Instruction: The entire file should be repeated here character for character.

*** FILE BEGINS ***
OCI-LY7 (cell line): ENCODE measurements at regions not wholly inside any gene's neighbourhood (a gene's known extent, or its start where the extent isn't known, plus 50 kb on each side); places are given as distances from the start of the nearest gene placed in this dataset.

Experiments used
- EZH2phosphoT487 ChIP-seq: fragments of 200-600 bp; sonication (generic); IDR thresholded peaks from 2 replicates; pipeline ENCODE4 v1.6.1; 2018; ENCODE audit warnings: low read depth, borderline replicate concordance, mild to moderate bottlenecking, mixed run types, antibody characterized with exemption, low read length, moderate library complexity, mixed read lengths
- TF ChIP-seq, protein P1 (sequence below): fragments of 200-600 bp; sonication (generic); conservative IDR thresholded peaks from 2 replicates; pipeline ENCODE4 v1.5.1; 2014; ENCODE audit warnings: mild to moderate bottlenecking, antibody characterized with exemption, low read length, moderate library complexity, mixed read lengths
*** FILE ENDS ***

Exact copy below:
OCI-LY7 (cell line): ENCODE measurements at regions not wholly inside any gene's neighbourhood (a gene's known extent, or its start where the extent isn't known, plus 50 kb on each side); places are given as distances from the start of the nearest gene placed in this dataset.

Experiments used
- EZH2phosphoT487 ChIP-seq: fragments of 200-600 bp; sonication (generic); IDR thresholded peaks from 2 replicates; pipeline ENCODE4 v1.6.1; 2018; ENCODE audit warnings: low read depth, borderline replicate concordance, mild to moderate bottlenecking, mixed run types, antibody characterized with exemption, low read length, moderate library complexity, mixed read lengths
- TF ChIP-seq, protein P1 (sequence below): fragments of 200-600 bp; sonication (generic); conservative IDR thresholded peaks from 2 replicates; pipeline ENCODE4 v1.5.1; 2014; ENCODE audit warnings: mild to moderate bottlenecking, antibody characterized with exemption, low read length, moderate library complexity, mixed read lengths